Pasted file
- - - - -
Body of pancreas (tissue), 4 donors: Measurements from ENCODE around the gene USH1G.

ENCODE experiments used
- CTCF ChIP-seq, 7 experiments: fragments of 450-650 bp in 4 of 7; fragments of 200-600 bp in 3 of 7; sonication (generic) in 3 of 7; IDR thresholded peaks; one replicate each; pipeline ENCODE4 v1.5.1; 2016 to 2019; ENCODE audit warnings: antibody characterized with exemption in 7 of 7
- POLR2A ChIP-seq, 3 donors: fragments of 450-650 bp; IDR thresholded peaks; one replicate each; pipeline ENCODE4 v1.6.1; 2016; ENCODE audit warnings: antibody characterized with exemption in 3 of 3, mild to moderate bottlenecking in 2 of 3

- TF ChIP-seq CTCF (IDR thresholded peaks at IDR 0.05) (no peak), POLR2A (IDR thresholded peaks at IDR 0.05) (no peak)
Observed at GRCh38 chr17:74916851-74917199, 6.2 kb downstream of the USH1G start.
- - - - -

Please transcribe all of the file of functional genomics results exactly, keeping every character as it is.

Body of pancreas (tissue), 4 donors: Measurements from ENCODE around the gene USH1G.

ENCODE experiments used
- CTCF ChIP-seq, 7 experiments: fragments of 450-650 bp in 4 of 7; fragments of 200-600 bp in 3 of 7; sonication (generic) in 3 of 7; IDR thresholded peaks; one replicate each; pipeline ENCODE4 v1.5.1; 2016 to 2019; ENCODE audit warnings: antibody characterized with exemption in 7 of 7
- POLR2A ChIP-seq, 3 donors: fragments of 450-650 bp; IDR thresholded peaks; one replicate each; pipeline ENCODE4 v1.6.1; 2016; ENCODE audit warnings: antibody characterized with exemption in 3 of 3, mild to moderate bottlenecking in 2 of 3

- TF ChIP-seq CTCF (IDR thresholded peaks at IDR 0.05) (no peak), POLR2A (IDR thresholded peaks at IDR 0.05) (no peak)
Observed at GRCh38 chr17:74916851-74917199, 6.2 kb downstream of the USH1G start.